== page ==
There are multiple issues here, including the First Amendment rights of the parents. The precedents don’t affect the argument, because the initial case may have been flawed and subsequent cases based on that decision may simply perpetuate the mistake. Dana facetiously (I think) draws the analogy of “child sacrifice” as a religious right and I thought I had dealt with that in the original blog. Clear cases of child abuse do constitute grounds for state involvement in removing a child from the parents’ care. However, this does raise the second critical issue: paternalism. At what point does the state have a right to step in and take a child from his parents for the child’s own good? It is a very tough call. I have admitted the case of blatant child abuse, where the child is kept in a basement (Dana’s example). But the issue of paternalism rests on the legitimate concern of the illicit extension of state power. As Mill pointed out — and we have seen countless times –the political state has a natural (unnatural?) tendency to extend its power, especially when citizens are the least bit unwary. There are cases of child-welfare personnel threatening to remove children from their parents because their children have falsely accused them of child abuse. So even those cases must be carefully scrutinized. At the very least the burden of proof is always on the state to prove abuse on the part of parents. And if we really care about the children, what about the possible trauma to those seven kids who were taken from the “unfit” parents mentioned in the original blog and who will now be placed in a foster home? The article suggests that the family is — or was — very close. We must not let our emotions run away with us. But I want to remain focused on the matter of paternalism on the part of the civil state.
Given the tendency of the state to extend its power, we need to be clear that there are lines beyond which that power should not cross. And I suggest that parental control of children is one such area — with the obvious exceptions mentioned above. As Mill noted, we need to err on the side of the individual in all cases since their power over the state is minimal. I would argue, for example, that the state ought never to interfere in such personal matters as requiring motorcycle helmets and seat belts — if people are stupid enough to go without protection they hurt only themselves. It’s the price we pay for freedom. It is a mistake to think that whenever an individual might get hurt the state ought to intervene and protect that individual even against himself. That is the paradigm case of paternalism. And a parents’ duties to the children are not something the political body can define; they are for the individuals themselves and their churches (in this case) to decide. If those individuals choose to do stupid things, even if those stupid things affect their children’s health and well-being, and, especially as in this case, those actions are based on convictions that are deeply and sincerely held, then the state must back off and allow terrible things to happen. After all, the New Testament is full of examples of faith-healing: can anyone presume to know for certain that prayer cannot be effective? On the contrary. And isn’t it the case that a great many terrible things have happened in hospitals and doctors’ offices — presumably by mistake?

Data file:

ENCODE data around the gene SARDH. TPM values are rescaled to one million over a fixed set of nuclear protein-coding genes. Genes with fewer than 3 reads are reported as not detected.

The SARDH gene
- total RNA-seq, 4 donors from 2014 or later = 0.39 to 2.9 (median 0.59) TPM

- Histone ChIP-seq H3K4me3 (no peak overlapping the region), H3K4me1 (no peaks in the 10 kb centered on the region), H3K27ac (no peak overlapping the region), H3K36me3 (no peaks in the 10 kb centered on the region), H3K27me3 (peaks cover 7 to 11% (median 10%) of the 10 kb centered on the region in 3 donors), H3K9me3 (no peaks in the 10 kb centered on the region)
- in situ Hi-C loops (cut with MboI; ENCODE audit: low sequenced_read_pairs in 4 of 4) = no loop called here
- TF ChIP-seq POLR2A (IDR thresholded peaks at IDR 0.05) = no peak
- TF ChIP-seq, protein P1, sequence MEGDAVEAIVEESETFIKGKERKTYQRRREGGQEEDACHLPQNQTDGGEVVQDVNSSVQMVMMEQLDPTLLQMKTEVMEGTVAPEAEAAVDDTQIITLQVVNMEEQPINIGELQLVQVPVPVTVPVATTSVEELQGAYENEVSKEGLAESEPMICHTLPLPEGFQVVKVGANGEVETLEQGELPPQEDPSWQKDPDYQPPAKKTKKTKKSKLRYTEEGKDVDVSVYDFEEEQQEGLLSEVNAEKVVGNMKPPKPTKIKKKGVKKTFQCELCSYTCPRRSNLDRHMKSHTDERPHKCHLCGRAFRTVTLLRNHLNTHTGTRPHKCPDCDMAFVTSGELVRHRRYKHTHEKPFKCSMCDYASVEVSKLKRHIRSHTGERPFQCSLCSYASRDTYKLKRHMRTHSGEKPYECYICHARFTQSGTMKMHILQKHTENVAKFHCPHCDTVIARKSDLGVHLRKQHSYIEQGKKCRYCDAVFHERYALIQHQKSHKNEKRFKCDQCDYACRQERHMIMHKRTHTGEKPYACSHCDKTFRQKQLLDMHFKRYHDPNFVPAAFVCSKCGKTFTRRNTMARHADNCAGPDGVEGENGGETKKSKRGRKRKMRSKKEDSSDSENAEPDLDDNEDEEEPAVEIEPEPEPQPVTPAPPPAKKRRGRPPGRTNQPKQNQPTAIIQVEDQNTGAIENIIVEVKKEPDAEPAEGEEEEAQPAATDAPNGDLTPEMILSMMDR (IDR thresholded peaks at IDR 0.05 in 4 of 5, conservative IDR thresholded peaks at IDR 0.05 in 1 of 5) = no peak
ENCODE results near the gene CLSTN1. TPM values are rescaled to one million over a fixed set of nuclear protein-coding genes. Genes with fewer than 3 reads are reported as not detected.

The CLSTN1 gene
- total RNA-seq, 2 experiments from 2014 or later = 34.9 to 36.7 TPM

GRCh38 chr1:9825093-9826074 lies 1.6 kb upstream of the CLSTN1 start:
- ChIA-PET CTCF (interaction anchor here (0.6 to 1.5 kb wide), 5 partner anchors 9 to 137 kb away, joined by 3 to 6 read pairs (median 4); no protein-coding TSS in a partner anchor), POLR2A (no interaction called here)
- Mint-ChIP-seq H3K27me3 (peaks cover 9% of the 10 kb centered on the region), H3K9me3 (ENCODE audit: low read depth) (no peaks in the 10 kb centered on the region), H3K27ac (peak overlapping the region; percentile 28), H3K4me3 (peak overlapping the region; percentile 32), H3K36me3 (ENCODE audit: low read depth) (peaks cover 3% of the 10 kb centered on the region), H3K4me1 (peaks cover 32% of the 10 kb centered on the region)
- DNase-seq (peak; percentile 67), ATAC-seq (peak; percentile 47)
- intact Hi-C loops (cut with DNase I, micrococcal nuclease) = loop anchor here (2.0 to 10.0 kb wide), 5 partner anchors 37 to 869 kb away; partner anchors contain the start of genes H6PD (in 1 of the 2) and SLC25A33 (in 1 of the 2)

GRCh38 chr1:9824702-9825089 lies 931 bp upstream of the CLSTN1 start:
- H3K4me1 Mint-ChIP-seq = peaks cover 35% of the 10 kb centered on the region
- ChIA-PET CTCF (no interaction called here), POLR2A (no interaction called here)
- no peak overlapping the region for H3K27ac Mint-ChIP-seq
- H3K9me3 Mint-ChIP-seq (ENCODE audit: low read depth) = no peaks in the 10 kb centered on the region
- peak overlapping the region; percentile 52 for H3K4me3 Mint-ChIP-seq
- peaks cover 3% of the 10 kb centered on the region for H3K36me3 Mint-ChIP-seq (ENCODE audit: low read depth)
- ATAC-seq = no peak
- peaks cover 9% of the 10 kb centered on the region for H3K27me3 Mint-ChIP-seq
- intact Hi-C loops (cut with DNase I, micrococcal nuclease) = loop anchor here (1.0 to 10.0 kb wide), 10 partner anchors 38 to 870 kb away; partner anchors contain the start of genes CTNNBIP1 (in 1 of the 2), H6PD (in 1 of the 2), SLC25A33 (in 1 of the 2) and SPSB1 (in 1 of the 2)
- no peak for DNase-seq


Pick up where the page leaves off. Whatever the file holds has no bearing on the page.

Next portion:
I do not think this is as simple a case as many seem to assume and I may change my view tomorrow. My goal here is to play the gadfly. But I confess that while I think the state has a responsibility to protect its citizens from powers over which they have little or no control — such as the attacks on the environment by wealthy corporations — I cannot see that the state has any right to protect us from ourselves or to protect children from their parents (except in extreme cases of proven abuse, as noted). As a general rule I have less confidence in representatives of the state doing the right thing by children than I do the parents of children they love. In the end, I do worry about the abuse of state power and the right to genuine religious freedom — even if I do not approve of what is done in the name of that religion.